How does Harries know this? When the school food budget is so grossly out of balance and running an annual deficit in the millions of dollars, assumptions have to be questioned.

And by the way, if Harries ever visited a school at lunch time, one would hope he would be shocked at the absolute gross waste of food that is thrown out each day. Add the stupidity of plastic wrapped packaged fruit to the visit that aside from being foolishly and wastefully packaged, is thrown out in its container. Imagine the labor, packaging and product costs.

posted by: TheMadcap on August 13, 2014  2:22pm

Oh my god some of you have an obsession over the BoE budget like I don’t know what. This has nothing to do with the BoE budget, it has to do with schools not being open and serving meals to kids from poverty families. And no, don’t even take the “Well if X money didn’t go to the BoE we could feed the kids route” because you have absolutely no way to prove that would happen and the city or state(and really the state since they provide most of the education funding in the city) would in fact funnel money there, especially given the fact it doesn’t already happen despite the marginal costs compared to other programs that would be associated with it.

posted by: duncanidaho645 on August 13, 2014  8:33pm

Actually I am pretty sure that the city makes money serving these meals.  The money for the food and labor comes from federal grants. 

There surely is money being spent from the board of ed budget that shouldn’t be, maybe even some in food service.  You need to look not for wasteful unnecessary spending, but rather a deep look at the prices paid for necessary services. Look at board of ed facilities, managed by a private company for in excess of $1.4 million when an equivalent number of city employees(5 or 6 people) could do the job for much less.

This initiative seems to be really good and judging by the numbers is one that is supported and utilized by the community.  Keep feeding New Haven children please!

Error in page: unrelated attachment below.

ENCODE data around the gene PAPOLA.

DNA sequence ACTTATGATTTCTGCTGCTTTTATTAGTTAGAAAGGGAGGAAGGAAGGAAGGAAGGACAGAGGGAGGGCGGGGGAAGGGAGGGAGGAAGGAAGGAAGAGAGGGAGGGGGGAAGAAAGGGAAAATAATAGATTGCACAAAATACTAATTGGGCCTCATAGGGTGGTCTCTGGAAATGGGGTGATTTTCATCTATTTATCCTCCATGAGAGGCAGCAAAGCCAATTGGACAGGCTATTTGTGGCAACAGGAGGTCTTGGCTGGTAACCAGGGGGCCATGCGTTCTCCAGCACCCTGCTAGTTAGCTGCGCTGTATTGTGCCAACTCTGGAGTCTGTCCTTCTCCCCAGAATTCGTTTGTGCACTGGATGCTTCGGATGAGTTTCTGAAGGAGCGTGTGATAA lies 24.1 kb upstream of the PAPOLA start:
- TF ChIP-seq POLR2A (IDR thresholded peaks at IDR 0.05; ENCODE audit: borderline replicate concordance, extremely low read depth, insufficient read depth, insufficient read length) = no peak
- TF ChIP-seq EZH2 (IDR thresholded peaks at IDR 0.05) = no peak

posted by: Noteworthy on August 13, 2014  11:53pm

Am I obsessed with the budget? I am and so are 30 other people but that’s not why I posted the comment.

If Harries with the mayor by his side is going to allege these children are starving in New Haven without the food truck from the BOE - it should be accurate and not fabricated in order to justify free food. If they’re giving away free food because it’s a nice thing to do, officials should say so.

As for all the waste in the school lunch program - it makes me sick. It should make you sick too not only because the food budget is grossly in deficit, not so the money could be allocated to something else - but because wasting food is just plain wrong. Morally, economically and socially wrong to teach children to throw good food in the trash, a lot of it not even unwrapped.

posted by: robn on August 14, 2014  1:16pm

If NW’s point about food waste is accurate, the school system should devise a way to reduce waste. That being said, and this is not letting NHBOE off the hook for lavish spending on unneeded administration, providing meals for poor kids is a good thing to do. Lots of families in town either don’t know about nutrition, don’t care or don’t have a pot to piss in. Nutrition will improve attention and grades which is what we all want so its money well spent.